Raking up a few long-buried memories, and looking at my diary, I think this might actually have been – wait for it – a bit of a momentous occasion. I suspect this was the first time I actually went on a shopping expedition by myself. Doug and I had caught the bus to Stockton during the summer to see Indiana Jones and the Temple of Doom at the Classic cinema, and that was the first time I’d been allowed to go on a bus journey out of Yarm without my Mum accompanying me.

But, 25 years ago today, wild horses wouldn’t have dragged Doug out of bed at 9am on a holday morning, so I’m pretty sure I persuaded my Mum to allow me to set off on a solo voyage by pointing out – in no uncertain terms – that I was now TWELVE YEARS OLD and therefore ready to be treated like a man. Amazingly, she agreed, and I went to wait at the desolate bus-stop on the other side of our garden’s conifer trees with a burgeoning sense of excitement.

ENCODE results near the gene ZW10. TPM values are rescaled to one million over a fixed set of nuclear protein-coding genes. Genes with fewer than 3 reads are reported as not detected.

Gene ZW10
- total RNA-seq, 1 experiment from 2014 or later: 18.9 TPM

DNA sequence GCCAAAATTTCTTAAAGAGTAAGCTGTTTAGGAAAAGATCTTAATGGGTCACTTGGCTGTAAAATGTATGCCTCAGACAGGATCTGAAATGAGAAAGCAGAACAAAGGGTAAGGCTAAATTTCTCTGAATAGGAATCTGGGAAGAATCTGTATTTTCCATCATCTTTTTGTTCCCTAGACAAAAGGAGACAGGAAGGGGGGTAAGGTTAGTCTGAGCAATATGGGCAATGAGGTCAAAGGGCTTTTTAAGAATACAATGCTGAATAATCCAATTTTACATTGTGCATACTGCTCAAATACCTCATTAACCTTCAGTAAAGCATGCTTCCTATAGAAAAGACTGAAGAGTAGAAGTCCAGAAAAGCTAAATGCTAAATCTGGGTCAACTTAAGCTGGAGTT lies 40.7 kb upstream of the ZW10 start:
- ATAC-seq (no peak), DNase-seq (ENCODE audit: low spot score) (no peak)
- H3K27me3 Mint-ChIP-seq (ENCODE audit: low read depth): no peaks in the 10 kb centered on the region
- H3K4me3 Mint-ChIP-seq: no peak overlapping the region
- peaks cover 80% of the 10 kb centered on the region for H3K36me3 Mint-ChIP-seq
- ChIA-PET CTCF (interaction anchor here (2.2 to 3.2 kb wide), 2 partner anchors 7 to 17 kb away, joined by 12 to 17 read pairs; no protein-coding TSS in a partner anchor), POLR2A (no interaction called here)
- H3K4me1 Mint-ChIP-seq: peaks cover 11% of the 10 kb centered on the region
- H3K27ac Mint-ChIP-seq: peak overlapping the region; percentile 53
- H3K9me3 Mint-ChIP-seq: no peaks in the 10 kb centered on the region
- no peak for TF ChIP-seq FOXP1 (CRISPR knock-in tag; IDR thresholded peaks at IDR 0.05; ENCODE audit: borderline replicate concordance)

I paid my 45p half-fare to the surly, rockabilly-quiffed driver (Why do ALL male bus drivers have rockabilly quiffs? It is a requirement of the job? I can’t ever look at Elvis’ backing group The Jordanaires without picturing them in Cleveland Transit uniforms) and slumped into the front seat, by the window. Yarm High Street flickered by, and the big, wealthy town houses of Eaglescliffe. And then we crossed the wasteland around Jennings’ Garage before working our way slowly, steadily towards the wide expanse of Stockton High Street.

(I’m absolutely convinced the bloke on the far right of this picture used to drive the No 13 from All Saints Church to Acklam)
The Christmas lights had gone up  since my last visit to Stockton, and were hanging unlit from the lamposts… cheery-looking Santas and grey, metal snowflakes gazing down on me in the gloom and the drizzle.  And I jangled the coins in my jeans pocket and strode manfully into WH Smiths, a shining beacon of warmth and geekiness behind the giant (as yet undecorated) Christmas tree outside the front of the Swallow Hotel.